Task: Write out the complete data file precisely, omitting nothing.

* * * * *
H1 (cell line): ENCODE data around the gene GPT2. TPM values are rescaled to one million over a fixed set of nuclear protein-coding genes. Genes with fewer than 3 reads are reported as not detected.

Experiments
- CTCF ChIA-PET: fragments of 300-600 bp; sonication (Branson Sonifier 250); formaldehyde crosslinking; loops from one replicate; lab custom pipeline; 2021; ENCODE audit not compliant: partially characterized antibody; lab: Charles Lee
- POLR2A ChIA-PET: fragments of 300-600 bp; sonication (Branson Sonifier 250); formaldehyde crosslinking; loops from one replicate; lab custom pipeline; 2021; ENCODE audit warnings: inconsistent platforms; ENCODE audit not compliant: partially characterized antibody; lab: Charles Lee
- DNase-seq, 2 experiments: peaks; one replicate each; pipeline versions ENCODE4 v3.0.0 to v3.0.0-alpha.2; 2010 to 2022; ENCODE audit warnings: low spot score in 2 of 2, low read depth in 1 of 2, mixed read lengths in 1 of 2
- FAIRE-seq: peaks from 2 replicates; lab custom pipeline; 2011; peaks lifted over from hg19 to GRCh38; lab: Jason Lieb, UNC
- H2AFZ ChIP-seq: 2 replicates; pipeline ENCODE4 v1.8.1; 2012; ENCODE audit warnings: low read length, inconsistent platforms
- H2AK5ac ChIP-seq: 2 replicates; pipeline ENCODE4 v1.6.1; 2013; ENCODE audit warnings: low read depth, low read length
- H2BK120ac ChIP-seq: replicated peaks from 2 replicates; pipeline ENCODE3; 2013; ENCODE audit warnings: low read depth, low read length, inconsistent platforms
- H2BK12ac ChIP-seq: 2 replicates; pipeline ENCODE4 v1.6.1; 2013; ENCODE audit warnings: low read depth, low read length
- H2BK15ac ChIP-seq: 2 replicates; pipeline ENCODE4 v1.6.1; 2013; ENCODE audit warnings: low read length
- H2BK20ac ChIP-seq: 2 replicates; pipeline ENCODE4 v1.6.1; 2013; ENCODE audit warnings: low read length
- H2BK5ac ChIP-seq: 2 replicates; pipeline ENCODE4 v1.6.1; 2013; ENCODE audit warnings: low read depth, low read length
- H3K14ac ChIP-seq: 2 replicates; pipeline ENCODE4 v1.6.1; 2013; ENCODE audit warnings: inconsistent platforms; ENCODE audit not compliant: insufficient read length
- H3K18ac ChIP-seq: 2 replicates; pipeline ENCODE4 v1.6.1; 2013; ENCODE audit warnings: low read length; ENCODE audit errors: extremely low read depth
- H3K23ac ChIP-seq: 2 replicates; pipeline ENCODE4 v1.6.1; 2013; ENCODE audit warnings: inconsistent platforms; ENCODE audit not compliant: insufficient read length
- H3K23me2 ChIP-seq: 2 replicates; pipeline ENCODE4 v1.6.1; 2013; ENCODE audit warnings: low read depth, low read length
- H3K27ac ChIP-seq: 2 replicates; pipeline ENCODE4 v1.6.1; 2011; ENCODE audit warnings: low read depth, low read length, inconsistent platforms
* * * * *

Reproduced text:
H1 (cell line): ENCODE data around the gene GPT2. TPM values are rescaled to one million over a fixed set of nuclear protein-coding genes. Genes with fewer than 3 reads are reported as not detected.

Experiments
- CTCF ChIA-PET: fragments of 300-600 bp; sonication (Branson Sonifier 250); formaldehyde crosslinking; loops from one replicate; lab custom pipeline; 2021; ENCODE audit not compliant: partially characterized antibody; lab: Charles Lee
- POLR2A ChIA-PET: fragments of 300-600 bp; sonication (Branson Sonifier 250); formaldehyde crosslinking; loops from one replicate; lab custom pipeline; 2021; ENCODE audit warnings: inconsistent platforms; ENCODE audit not compliant: partially characterized antibody; lab: Charles Lee
- DNase-seq, 2 experiments: peaks; one replicate each; pipeline versions ENCODE4 v3.0.0 to v3.0.0-alpha.2; 2010 to 2022; ENCODE audit warnings: low spot score in 2 of 2, low read depth in 1 of 2, mixed read lengths in 1 of 2
- FAIRE-seq: peaks from 2 replicates; lab custom pipeline; 2011; peaks lifted over from hg19 to GRCh38; lab: Jason Lieb, UNC
- H2AFZ ChIP-seq: 2 replicates; pipeline ENCODE4 v1.8.1; 2012; ENCODE audit warnings: low read length, inconsistent platforms
- H2AK5ac ChIP-seq: 2 replicates; pipeline ENCODE4 v1.6.1; 2013; ENCODE audit warnings: low read depth, low read length
- H2BK120ac ChIP-seq: replicated peaks from 2 replicates; pipeline ENCODE3; 2013; ENCODE audit warnings: low read depth, low read length, inconsistent platforms
- H2BK12ac ChIP-seq: 2 replicates; pipeline ENCODE4 v1.6.1; 2013; ENCODE audit warnings: low read depth, low read length
- H2BK15ac ChIP-seq: 2 replicates; pipeline ENCODE4 v1.6.1; 2013; ENCODE audit warnings: low read length
- H2BK20ac ChIP-seq: 2 replicates; pipeline ENCODE4 v1.6.1; 2013; ENCODE audit warnings: low read length
- H2BK5ac ChIP-seq: 2 replicates; pipeline ENCODE4 v1.6.1; 2013; ENCODE audit warnings: low read depth, low read length
- H3K14ac ChIP-seq: 2 replicates; pipeline ENCODE4 v1.6.1; 2013; ENCODE audit warnings: inconsistent platforms; ENCODE audit not compliant: insufficient read length
- H3K18ac ChIP-seq: 2 replicates; pipeline ENCODE4 v1.6.1; 2013; ENCODE audit warnings: low read length; ENCODE audit errors: extremely low read depth
- H3K23ac ChIP-seq: 2 replicates; pipeline ENCODE4 v1.6.1; 2013; ENCODE audit warnings: inconsistent platforms; ENCODE audit not compliant: insufficient read length
- H3K23me2 ChIP-seq: 2 replicates; pipeline ENCODE4 v1.6.1; 2013; ENCODE audit warnings: low read depth, low read length
- H3K27ac ChIP-seq: 2 replicates; pipeline ENCODE4 v1.6.1; 2011; ENCODE audit warnings: low read depth, low read length, inconsistent platforms